Ukraine crisis: Fifa to suspend Russia as IOC calls for athletes’ suspension

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A screen saying Football Stands Together at Wembley in a show of support for Ukraine before the Carabao Cup final
There has been shows of support for Ukraine at football matches since Russia launched their invasion of the country last Thursday

Football’s world governing body Fifa is set to suspend Russia until further notice – as the International Olympic Committee (IOC) recommends that Russian and Belarusian athletes and officials are banned from any organised international competitions.

Fifa’s suspension would mean Russia’s exclusion from the men’s World Cup qualification play-offs in March.

The IOC has urged sport governing bodies not to allow Russian and Belarusian athletes to compete, with the Beijing Winter Paralympic Games starting in two days.

It comes after Russia, supported by Belarus, launched a military invasion of neighbouring Ukraine last Thursday.

Fifa had earlier ruled that Russia must complete their upcoming games in neutral territory, under the title Football Union of Russia, and without their flag and anthem.

However, the announcement drew criticism – and Scotland and the Republic of Ireland joined several other nations, including England and Wales, as well as Poland, the Czech Republic and Sweden, in refusing to play against Russia.

On Monday, Scottish FA president Rod Petrie wrote to his Ukrainian counterpart “to send a message of support, friendship and unity”, with those two nations due to meet in their World Cup play-off semi-final on 24 March.

Russia are scheduled to face Poland in the play-offs on the same day, followed by a final meeting with the Czech Republic or Sweden on 29 March, should they win.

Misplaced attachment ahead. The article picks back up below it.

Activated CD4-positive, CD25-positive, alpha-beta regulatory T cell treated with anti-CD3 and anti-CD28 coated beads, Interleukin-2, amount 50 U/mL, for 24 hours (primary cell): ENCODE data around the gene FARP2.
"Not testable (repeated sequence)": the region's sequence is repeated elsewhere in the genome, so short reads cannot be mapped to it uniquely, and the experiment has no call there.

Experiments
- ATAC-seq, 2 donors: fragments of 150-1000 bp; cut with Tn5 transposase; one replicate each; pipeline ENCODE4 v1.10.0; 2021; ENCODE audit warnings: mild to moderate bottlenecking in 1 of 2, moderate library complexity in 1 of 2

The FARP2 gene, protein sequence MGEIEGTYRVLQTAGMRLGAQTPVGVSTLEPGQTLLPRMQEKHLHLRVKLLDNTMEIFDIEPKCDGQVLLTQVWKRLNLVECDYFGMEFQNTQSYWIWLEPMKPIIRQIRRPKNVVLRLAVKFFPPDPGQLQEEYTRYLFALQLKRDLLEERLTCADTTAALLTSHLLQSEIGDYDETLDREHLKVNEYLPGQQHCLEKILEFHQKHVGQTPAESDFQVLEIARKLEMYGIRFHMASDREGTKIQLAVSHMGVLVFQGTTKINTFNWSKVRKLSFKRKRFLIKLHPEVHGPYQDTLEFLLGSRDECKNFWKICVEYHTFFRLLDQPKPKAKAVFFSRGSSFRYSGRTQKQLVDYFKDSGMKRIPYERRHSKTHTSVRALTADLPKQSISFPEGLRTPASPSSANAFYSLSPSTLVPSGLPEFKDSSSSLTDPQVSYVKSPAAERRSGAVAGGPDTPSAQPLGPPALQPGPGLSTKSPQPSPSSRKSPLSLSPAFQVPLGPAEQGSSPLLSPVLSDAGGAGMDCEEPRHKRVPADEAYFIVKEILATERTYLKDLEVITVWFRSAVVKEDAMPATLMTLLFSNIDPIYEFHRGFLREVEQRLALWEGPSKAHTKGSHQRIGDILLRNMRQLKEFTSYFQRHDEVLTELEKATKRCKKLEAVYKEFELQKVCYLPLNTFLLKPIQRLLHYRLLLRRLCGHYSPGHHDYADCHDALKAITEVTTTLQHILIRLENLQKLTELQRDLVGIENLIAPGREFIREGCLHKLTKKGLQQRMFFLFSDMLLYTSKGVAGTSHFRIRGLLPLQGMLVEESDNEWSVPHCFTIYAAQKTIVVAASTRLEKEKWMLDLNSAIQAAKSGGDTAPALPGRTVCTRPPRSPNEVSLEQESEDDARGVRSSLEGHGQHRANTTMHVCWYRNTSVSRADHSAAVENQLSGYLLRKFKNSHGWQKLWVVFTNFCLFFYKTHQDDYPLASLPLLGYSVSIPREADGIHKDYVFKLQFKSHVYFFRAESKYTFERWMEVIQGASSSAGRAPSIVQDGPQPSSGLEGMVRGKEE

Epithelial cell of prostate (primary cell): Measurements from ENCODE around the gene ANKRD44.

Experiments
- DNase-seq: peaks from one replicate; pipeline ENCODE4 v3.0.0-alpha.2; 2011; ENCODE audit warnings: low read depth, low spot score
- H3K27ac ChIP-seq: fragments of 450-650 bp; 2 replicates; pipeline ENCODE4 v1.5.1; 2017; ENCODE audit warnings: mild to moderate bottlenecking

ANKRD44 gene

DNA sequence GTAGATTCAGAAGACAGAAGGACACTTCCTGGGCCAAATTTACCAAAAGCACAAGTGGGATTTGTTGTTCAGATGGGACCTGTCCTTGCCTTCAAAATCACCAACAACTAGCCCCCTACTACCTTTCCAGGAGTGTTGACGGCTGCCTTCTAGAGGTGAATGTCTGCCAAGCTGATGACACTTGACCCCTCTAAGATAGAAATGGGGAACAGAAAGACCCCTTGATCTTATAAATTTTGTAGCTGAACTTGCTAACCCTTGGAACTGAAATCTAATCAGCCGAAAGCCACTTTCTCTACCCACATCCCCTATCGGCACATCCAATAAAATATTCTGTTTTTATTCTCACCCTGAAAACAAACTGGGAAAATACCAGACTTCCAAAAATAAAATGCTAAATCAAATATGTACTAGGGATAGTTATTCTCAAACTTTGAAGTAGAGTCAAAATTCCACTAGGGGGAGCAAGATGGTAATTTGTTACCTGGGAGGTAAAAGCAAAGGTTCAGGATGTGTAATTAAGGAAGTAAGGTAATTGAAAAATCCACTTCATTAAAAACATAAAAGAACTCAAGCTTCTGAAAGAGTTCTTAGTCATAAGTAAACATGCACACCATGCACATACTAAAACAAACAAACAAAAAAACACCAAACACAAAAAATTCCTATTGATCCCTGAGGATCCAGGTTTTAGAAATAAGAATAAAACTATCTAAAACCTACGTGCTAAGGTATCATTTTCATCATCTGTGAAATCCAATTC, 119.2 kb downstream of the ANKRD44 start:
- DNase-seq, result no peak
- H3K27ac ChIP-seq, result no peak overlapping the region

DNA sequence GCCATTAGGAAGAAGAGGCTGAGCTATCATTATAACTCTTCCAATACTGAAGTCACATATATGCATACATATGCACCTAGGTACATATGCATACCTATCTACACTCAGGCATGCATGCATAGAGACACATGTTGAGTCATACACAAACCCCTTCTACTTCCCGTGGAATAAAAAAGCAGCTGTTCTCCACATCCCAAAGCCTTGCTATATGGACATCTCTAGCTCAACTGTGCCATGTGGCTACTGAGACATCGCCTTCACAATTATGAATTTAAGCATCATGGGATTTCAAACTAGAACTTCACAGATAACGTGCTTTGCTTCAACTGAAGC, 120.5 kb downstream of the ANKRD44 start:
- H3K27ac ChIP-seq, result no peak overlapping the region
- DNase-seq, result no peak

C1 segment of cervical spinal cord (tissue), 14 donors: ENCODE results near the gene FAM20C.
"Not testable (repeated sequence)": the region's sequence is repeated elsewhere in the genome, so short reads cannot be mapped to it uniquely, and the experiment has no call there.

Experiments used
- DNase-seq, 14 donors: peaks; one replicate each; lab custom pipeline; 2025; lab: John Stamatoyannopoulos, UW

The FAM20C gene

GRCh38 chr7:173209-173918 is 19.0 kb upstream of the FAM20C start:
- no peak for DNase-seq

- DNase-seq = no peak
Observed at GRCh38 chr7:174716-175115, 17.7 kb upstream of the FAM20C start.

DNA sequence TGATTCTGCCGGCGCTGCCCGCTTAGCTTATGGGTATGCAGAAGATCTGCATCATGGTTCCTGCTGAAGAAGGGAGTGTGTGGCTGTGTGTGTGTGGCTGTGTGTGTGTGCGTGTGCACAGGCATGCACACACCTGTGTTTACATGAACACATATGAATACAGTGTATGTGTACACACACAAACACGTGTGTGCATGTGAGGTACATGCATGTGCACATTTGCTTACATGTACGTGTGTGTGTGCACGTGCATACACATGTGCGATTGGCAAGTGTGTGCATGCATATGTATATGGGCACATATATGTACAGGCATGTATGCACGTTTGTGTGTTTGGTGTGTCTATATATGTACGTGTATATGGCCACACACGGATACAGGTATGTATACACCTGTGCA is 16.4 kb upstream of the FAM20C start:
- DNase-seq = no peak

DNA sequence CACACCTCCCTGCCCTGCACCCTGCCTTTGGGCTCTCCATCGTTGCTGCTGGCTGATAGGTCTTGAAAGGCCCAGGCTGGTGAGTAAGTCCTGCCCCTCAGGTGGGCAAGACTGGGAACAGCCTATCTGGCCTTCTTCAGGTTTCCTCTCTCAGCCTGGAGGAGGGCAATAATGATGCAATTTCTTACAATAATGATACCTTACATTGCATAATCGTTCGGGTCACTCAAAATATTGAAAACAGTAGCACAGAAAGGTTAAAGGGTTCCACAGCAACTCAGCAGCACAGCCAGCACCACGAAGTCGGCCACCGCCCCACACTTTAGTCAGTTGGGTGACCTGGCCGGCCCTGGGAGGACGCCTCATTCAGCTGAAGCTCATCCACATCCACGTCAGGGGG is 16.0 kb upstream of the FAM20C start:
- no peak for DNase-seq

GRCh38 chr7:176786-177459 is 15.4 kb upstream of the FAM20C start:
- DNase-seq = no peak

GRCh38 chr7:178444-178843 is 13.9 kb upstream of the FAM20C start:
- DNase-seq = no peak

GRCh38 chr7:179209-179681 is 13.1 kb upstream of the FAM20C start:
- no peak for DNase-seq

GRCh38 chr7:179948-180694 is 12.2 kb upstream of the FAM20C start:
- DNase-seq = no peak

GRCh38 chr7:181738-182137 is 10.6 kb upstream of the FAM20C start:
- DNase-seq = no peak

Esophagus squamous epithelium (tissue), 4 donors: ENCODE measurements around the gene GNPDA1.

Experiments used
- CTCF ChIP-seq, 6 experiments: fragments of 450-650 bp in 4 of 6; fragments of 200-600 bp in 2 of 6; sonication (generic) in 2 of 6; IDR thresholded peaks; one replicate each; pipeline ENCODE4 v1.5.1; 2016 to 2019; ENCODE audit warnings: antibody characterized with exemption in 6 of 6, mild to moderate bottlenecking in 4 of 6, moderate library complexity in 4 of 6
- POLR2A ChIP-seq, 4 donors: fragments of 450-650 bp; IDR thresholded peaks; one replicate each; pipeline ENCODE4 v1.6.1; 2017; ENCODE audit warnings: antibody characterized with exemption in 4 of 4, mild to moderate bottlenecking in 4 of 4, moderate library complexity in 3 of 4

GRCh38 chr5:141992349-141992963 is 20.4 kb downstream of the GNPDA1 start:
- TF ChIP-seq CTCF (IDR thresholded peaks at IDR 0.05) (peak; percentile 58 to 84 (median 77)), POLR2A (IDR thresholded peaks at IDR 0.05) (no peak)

Russia’s women are also set to compete at the Women’s Euro 2022 in England in July where they are in a group with the Netherlands, Sweden and Switzerland.

Manchester City and Ukraine defender Oleksandr Zinchenko has backed callsexternal-link for sport governing bodies to ban Russian athletes from international competitions.

Zinchenko attended a vigil in Manchester last week to protest against the invasion.

The 2022 Champions League final, originally due to be played in St Petersburg on 28 May, has been moved to Paris while numerous clubs have taken their own steps to disassociate themselves from Russia.

Manchester United has terminated its sponsorship deal with Russia’s national airline Aeroflot while Bundesliga club Schalke has cancelled its partnership with main sponsor Gazprom – the official partner of the Uefa Champions League – having last week removed the Russian energy company’s logo from its shirts.

RB Leipzig chief executive officer Oliver Mintzlaff says the German club are assuming their Europa League last-16 tie against Russian side Spartak Moscow will be cancelled.

Leipzig are due to host Spartak on Thursday 10 March, with the second leg scheduled to take place on 17 March.

Speaking on Monday, Tottenham manager Antonio Conte said: “The whole world has to be compact and show [it is] solid against the stupidity of the people.”

He added: “I think it’s right to express our disappointment about the stupidity about some decisions. Football and Uefa has to be compact and to show to be strong.”

Bans needed to protect integrity of global sport – IOC

The 2022 Winter Paralympics take place in Beijing from 4-13 March
The 2022 Winter Paralympics take place in Beijing from 4-13 March